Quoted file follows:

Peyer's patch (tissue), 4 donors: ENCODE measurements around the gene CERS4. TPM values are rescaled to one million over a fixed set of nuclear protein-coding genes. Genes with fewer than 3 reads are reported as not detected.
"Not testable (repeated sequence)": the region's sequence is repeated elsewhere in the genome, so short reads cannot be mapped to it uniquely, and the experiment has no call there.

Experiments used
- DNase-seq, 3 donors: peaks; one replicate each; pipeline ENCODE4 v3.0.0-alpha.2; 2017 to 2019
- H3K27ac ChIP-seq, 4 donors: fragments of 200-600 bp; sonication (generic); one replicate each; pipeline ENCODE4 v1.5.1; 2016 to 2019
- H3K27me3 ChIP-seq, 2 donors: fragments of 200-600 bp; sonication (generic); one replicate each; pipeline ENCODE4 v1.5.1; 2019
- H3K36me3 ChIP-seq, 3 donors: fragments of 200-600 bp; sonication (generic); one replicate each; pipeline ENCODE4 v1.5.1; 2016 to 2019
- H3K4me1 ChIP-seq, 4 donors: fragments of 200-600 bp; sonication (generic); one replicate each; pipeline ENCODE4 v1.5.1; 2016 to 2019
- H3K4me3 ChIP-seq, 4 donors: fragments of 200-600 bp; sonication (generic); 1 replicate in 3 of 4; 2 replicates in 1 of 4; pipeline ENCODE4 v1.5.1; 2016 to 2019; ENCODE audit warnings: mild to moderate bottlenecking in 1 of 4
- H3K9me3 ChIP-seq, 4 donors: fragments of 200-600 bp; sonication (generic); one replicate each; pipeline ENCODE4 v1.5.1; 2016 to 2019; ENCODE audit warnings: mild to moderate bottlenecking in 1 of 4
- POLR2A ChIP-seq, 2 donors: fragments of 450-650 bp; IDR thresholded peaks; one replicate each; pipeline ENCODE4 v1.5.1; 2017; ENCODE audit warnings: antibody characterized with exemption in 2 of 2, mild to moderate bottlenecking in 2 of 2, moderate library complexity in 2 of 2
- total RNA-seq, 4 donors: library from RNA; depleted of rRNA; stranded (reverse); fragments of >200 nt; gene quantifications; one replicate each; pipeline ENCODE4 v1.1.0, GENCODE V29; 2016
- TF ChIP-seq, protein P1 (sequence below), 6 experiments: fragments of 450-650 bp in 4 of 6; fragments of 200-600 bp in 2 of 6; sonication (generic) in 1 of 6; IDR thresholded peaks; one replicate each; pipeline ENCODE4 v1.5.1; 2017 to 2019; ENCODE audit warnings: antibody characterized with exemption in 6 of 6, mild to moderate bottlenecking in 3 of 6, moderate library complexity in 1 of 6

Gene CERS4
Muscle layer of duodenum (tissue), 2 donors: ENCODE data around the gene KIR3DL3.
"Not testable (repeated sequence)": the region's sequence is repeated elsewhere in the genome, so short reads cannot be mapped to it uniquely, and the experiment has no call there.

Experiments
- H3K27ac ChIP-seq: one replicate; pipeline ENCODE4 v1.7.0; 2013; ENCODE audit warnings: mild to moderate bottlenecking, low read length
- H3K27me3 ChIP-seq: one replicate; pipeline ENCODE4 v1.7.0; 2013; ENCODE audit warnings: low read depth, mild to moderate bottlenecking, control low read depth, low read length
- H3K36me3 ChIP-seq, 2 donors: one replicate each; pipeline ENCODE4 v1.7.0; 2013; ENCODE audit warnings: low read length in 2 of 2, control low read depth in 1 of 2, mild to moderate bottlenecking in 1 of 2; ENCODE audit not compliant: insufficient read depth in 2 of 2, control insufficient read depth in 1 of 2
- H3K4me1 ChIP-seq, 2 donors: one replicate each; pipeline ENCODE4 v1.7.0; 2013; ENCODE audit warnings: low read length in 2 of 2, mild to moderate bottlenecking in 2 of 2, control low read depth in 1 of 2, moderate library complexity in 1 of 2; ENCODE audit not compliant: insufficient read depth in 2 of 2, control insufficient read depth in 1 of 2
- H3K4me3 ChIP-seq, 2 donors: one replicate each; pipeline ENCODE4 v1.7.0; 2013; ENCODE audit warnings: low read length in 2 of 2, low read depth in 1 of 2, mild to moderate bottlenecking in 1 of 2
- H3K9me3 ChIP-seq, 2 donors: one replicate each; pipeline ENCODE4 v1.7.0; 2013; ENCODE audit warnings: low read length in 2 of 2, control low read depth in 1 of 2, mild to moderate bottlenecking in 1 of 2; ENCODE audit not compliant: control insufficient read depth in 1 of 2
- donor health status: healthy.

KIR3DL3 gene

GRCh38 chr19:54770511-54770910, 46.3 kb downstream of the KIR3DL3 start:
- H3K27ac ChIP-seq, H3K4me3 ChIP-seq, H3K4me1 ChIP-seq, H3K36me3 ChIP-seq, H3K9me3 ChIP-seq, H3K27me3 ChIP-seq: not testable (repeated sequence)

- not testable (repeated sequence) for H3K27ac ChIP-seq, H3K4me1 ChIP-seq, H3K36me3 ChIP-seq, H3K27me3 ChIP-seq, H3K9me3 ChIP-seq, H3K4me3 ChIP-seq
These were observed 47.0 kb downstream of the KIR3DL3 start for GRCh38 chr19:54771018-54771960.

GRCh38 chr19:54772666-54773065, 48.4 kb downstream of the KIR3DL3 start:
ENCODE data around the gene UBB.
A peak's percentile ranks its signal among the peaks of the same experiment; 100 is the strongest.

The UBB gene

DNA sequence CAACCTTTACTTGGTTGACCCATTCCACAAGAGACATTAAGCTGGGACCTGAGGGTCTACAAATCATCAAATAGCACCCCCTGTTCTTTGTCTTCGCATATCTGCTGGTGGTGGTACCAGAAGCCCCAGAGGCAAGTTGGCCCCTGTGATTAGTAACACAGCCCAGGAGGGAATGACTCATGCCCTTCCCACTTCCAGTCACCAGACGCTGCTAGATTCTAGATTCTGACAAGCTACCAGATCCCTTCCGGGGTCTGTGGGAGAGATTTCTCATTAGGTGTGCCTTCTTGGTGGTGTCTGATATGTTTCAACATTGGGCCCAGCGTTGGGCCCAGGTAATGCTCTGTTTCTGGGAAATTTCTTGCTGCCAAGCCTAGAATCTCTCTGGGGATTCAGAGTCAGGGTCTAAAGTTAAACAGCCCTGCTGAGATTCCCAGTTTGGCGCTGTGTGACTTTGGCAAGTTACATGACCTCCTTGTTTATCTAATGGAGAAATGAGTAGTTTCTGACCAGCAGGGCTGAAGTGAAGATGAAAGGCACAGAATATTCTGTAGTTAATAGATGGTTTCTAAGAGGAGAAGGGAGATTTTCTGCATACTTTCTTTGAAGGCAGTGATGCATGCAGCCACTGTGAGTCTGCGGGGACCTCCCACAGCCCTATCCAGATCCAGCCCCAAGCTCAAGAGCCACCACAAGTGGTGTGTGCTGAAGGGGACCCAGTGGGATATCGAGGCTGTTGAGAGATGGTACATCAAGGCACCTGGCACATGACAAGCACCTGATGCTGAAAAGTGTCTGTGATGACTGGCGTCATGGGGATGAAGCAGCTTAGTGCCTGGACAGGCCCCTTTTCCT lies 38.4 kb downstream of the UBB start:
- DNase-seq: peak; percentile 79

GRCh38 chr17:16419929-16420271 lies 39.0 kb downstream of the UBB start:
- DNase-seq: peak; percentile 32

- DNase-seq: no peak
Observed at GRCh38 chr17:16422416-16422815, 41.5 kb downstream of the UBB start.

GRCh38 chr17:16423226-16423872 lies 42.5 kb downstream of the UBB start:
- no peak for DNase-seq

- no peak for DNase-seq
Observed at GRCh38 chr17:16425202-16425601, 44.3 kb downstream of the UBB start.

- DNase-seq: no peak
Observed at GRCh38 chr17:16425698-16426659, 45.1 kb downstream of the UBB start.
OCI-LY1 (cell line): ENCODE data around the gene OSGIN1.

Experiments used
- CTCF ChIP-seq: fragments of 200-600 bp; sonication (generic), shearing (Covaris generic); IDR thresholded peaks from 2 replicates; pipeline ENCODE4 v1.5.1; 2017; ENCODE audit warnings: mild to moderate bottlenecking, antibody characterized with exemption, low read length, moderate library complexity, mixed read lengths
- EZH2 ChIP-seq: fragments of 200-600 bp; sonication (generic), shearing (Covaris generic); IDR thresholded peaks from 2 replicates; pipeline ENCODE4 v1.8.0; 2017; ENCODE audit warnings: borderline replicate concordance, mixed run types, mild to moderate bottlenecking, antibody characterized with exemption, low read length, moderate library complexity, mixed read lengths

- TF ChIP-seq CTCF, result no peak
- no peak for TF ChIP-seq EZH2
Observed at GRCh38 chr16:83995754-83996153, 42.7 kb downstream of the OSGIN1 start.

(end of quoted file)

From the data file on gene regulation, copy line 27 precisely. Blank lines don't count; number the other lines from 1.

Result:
- H3K27ac ChIP-seq, H3K4me3 ChIP-seq, H3K4me1 ChIP-seq, H3K36me3 ChIP-seq, H3K9me3 ChIP-seq, H3K27me3 ChIP-seq: not testable (repeated sequence)